“I have a faith, a pastor prayed with me before that I would have an amazing bond to the dog that was selected for me, I say that’s my god send,” he said.
Without Walker, Foat would be unable to be a member of the Chestermere City Council and be a Director of the Lions Foundation of Canada Dog Guides where he promotes service dogs in Alberta and in the North West Territories.
“I know that if Walker is around I will be safe. He reads traffic, he reads people, he reads situations, he knows left from right.
“If I was walking down a side walk and there was an obstruction in front of me, Walker has been trained to stop and then if I want to go around I’ll say, ‘Walker, find a way,’ and he’ll take me around and then bring me back onto the side walk,” Foat said.
However, learning to completely trust Walker wasn’t an easy transition for Foat. It was difficult for him trust Walker enough to step off the curb and cross the street.
“It was just a lump in my throat,” he said.
The largest test of trust for Foat after receiving Walker was when Foat went to Oakville Ont., for a month for work.
Foat’s gained absolute trust in his guide dog when Walker saved his life in Chestermere just after they returned from Ontario.
A vehicle drove through a cross walk right when Foat was about to cross the street.
“He came over and stopped right in front of my legs, and I couldn’t go any further. Walker knows that when he comes up to a cross walk he has to stop, it isn’t safe. If I say, ‘Go forward,’ and it’s safe he will go, if it’s not safe he will wait until it is safe.”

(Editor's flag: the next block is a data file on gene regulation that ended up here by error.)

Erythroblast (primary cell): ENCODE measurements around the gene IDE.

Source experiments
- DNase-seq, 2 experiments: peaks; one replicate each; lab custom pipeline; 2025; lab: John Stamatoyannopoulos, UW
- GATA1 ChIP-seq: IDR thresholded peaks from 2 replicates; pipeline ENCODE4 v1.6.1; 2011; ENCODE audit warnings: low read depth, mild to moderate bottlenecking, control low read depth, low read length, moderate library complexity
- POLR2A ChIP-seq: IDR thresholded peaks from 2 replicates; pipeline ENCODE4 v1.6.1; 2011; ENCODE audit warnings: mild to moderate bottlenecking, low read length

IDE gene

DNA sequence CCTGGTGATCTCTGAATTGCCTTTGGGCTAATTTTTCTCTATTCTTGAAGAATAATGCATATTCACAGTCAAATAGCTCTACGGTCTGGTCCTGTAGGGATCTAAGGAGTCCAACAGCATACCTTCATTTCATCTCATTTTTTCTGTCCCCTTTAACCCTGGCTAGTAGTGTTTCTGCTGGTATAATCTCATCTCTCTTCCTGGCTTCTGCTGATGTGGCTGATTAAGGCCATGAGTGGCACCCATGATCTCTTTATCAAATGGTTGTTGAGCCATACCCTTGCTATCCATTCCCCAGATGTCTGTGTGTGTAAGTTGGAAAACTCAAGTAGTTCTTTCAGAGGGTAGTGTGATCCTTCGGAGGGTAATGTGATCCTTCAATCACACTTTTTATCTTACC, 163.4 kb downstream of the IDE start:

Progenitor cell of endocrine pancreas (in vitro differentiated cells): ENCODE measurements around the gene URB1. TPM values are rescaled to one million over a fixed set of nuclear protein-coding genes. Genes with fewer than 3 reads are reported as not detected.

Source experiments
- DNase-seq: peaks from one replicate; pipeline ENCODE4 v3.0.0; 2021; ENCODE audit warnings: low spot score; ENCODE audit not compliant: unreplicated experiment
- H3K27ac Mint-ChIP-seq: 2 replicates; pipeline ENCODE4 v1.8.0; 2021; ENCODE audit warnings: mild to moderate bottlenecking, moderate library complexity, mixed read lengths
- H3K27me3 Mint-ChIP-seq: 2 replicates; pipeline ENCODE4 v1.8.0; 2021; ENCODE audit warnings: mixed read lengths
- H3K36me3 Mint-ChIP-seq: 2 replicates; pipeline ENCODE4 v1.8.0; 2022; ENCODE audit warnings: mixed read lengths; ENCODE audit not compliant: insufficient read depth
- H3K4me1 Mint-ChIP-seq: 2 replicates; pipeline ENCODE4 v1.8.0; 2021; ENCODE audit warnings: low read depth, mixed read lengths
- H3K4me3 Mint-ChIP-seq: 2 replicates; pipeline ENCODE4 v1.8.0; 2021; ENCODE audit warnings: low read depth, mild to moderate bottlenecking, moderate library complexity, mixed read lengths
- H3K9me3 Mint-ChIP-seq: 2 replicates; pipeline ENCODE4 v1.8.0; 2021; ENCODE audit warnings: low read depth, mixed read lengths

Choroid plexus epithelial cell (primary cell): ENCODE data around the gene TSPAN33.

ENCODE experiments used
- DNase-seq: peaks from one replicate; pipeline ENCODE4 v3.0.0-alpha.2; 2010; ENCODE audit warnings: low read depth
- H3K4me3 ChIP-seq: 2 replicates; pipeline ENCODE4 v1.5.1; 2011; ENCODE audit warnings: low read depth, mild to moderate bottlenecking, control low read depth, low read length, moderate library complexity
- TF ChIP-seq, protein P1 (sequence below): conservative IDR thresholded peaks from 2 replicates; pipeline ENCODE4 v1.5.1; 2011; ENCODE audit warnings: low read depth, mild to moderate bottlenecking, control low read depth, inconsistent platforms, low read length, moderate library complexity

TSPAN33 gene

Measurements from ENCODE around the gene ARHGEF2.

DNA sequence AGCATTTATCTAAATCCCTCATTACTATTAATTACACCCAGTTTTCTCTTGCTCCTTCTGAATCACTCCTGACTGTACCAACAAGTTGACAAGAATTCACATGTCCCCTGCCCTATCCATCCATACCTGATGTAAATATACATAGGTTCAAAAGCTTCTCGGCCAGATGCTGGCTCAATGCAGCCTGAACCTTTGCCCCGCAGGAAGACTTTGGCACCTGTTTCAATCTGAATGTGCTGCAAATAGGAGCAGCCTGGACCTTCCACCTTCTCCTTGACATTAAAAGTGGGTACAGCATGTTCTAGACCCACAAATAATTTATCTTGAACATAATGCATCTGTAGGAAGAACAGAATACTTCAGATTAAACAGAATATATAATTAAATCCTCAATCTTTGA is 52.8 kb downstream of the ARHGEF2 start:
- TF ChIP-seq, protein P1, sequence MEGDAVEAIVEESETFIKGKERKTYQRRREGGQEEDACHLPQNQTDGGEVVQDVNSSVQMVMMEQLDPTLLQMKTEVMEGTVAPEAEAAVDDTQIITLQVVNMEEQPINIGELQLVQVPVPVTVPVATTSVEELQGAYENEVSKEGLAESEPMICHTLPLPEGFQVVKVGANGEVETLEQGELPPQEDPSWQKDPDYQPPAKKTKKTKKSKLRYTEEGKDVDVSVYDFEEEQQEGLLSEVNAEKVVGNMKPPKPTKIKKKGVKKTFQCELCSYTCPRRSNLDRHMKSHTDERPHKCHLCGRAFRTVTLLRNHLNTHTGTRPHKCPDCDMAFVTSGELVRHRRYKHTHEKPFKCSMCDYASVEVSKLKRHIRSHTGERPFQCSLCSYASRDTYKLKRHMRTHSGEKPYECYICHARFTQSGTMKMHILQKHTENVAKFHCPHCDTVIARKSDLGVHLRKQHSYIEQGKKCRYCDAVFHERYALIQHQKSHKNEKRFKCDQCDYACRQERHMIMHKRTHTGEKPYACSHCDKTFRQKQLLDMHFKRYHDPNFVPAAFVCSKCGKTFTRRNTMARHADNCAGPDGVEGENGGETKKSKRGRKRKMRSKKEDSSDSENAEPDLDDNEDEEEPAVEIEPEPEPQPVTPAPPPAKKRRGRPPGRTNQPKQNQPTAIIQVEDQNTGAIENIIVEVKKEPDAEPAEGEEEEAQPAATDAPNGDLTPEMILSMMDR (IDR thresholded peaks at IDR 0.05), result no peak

Foat and Walker have become best friends while on their journey together, and Walker is a beloved honourary member of city council.
“Walker is a very social dog, he loves people paying attention to him, the greatest thing is that when he puts on his collar, leash, and harness he knows he’s in working mode.
“When you take off that harness he turns into a normal dog, that’s the transition that council and residents of Chestermere are just amazed by,” Foat added, “I’ve been so blessed to have Walker guide me and protect me.
“He’s never ever too far from me at any time, when I’m in the house, at council, in meetings he’s usually curled up on my right or my left side. Council is really accommodating for Walker.”
Foat jokingly added that, Walker got elected in 2017 to Chestermere City Council so he goes along with him.
Walker is given treats at city council, has a bed, and after a brief ceremony at the Oct. 1 council meeting where he was named deputy dog, Walker has his own name plate as well.
“I really consider it an honour to be accepted by Chestermere.
“Everybody looks out for me, I would say that Walker has been adopted by Chestermere. He’s Chestermere’s dog too,” Foat said.
He added, Walker will work for him for eight years at the most, and then will be put into retirement where he will stay in Foat’s household.
All funding that the Lions Foundation of Canada Guide Dogs receives is done by private donation and goes to training service dogs for those who have autism, seizures, diabetes, PTSD, are hearing impaired, or those who require service.
To get involved with the Lions Foundation of Canada Guide Dogs visit their Website at www.dogguides.com/programs.html.